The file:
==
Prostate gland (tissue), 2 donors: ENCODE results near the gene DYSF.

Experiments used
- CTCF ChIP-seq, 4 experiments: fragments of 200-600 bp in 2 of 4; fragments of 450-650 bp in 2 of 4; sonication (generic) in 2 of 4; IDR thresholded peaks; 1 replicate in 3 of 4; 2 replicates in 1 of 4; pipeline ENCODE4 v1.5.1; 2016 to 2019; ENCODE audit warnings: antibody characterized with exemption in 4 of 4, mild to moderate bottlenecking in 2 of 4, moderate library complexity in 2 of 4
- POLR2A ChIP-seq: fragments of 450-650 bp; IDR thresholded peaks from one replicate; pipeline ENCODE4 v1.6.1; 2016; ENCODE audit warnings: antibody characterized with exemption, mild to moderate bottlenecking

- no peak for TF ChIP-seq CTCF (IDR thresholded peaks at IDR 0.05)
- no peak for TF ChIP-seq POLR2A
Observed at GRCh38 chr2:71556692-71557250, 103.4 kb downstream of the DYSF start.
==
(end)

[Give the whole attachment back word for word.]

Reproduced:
Prostate gland (tissue), 2 donors: ENCODE results near the gene DYSF.

Experiments used
- CTCF ChIP-seq, 4 experiments: fragments of 200-600 bp in 2 of 4; fragments of 450-650 bp in 2 of 4; sonication (generic) in 2 of 4; IDR thresholded peaks; 1 replicate in 3 of 4; 2 replicates in 1 of 4; pipeline ENCODE4 v1.5.1; 2016 to 2019; ENCODE audit warnings: antibody characterized with exemption in 4 of 4, mild to moderate bottlenecking in 2 of 4, moderate library complexity in 2 of 4
- POLR2A ChIP-seq: fragments of 450-650 bp; IDR thresholded peaks from one replicate; pipeline ENCODE4 v1.6.1; 2016; ENCODE audit warnings: antibody characterized with exemption, mild to moderate bottlenecking

- no peak for TF ChIP-seq CTCF (IDR thresholded peaks at IDR 0.05)
- no peak for TF ChIP-seq POLR2A
Observed at GRCh38 chr2:71556692-71557250, 103.4 kb downstream of the DYSF start.